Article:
Yeah, absolutely. And if you’re not 100% sure about one year, especially for a service vendor. You could prepay a quarter or six months, right. Whatever you feel comfortable with. You can do that with your rent too sometimes. Here some landlords are up for that. So there’s a lot of different expenses that you could prepay if you have the cash flow available. Nice. Okay. That’s a good tip. Yeah. So also year end, this is a great time to look at what you’ve got saved for taxes. So the last quarterly estimated tax payment is due January 15 of 2021. Hopefully most practices have made quarterly estimated tax payments if you haven’t there is still time but that’s something that is coming up.
And so it’s a good time to recalibrate, especially before you spend money on accelerating expenses. Like, is there enough money saved for taxes?
Because if not, most entities are pasture entities. And that means that the profit from the business is passing through to the personal tax return. Right. And so that applies for an LLC for an S corp or partnership. And so there’s still time that tax return isn’t due until April 15. So between now and April 15, there’s five months, if you haven’t saved anything for taxes better start now. Right? There’s still five months to do that, and get ahead. So I would certainly look at that.
I think it’s a great time of year to look also at a budget or a forecast for 2021.
Trying to figure out like, where do you Where do you want to go? What are your goals, financially or otherwise? We have a lot of clients who come to us and say like, Okay, this 2021 is going to be the million dollar year. And I think that’s an awesome goal. But it’s great to have numbers around that, right? And so, million dollars is 83,333 per month. And so how do you get there? How do you get to that point, are you either at that run rate or that you’re exceeding a million dollars, that means that you’re probably going to start below and end above the 83,000 mark. And so kind of figuring out like some some basic logistics on how exactly that’s going to work.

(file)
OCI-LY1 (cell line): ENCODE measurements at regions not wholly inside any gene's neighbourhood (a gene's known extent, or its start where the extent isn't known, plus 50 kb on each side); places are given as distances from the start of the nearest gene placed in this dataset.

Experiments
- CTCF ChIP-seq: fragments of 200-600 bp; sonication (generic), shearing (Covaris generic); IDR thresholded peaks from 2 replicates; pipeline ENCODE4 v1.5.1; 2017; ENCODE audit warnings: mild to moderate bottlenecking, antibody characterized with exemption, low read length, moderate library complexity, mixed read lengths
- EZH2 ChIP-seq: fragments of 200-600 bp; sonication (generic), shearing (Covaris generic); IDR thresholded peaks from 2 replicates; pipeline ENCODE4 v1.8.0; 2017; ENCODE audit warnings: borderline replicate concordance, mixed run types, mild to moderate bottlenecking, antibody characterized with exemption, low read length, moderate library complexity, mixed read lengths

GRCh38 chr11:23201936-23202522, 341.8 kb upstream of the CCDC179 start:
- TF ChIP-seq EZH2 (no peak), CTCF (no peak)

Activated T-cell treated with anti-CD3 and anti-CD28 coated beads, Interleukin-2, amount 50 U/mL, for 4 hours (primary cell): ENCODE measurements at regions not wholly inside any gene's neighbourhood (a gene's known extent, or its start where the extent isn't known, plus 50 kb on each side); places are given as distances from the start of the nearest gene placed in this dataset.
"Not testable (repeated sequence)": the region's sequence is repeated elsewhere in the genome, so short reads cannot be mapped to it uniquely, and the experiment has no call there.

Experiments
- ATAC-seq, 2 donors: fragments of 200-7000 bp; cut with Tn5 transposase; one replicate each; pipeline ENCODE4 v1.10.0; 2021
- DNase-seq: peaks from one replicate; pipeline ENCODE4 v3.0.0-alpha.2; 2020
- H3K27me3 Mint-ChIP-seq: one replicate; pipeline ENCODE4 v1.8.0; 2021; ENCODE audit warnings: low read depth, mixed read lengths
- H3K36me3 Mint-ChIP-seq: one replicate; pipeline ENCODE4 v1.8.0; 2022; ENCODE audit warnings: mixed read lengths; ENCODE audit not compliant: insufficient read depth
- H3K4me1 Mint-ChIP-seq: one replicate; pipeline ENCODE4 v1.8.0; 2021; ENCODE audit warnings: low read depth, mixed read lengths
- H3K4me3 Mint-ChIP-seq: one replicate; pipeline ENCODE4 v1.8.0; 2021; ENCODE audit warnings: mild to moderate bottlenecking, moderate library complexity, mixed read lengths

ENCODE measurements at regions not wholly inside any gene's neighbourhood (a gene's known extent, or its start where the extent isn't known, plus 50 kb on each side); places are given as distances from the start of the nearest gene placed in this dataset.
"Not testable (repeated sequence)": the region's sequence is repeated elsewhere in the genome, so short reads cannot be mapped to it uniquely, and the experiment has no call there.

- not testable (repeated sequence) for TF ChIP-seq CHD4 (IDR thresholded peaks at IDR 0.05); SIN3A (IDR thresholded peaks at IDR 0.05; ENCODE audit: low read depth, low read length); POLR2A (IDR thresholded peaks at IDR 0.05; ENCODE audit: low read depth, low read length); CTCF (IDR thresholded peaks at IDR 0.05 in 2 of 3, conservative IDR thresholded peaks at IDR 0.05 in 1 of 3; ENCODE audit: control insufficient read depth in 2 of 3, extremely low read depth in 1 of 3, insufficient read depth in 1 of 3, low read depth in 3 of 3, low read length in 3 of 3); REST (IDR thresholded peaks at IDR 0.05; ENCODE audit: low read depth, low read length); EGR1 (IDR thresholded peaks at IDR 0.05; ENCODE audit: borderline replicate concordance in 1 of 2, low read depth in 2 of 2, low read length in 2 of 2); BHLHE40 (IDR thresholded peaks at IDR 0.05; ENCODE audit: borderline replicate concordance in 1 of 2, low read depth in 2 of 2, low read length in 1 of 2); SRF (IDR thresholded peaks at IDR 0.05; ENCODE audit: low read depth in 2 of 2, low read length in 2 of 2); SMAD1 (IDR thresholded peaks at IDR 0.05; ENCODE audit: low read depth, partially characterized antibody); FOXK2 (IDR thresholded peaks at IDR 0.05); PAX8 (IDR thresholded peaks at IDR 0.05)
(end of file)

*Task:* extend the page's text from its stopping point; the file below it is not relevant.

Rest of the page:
And I want to interject here and just say, if you don’t have an accounting team, I really can’t say enough good things about you, Julie, and your team at Green Oak Accounting. Bringing up the idea of forecasting, I think that’s one of my favorite things about having, you know, worked for you now worked for you with you for the past couple of years, is seeing how much my business has shifted by having really good and accurate forecasting materials. I think you guys do a really great job on that and helping me see the bigger picture financially. When I have an idea for quarter two, quarter three, here, she’s laughing, because she knows exactly what I’m talking about.
But you know, as the business owner, we have all of these ideas, and we’re really good with vision. But looking at what the financial, like outcomes need to be to make that vision a reality, or what the costs really, truly are, or breakevens. And all that is is something that we tend to not be really great at. So if you need an accountant, beyond the taxes beyond the, you know, month to month accounting, Green Oak does a really good job with actually almost taking your business plan. And and looking at the financial aspect of it and helping you get there. So thank you.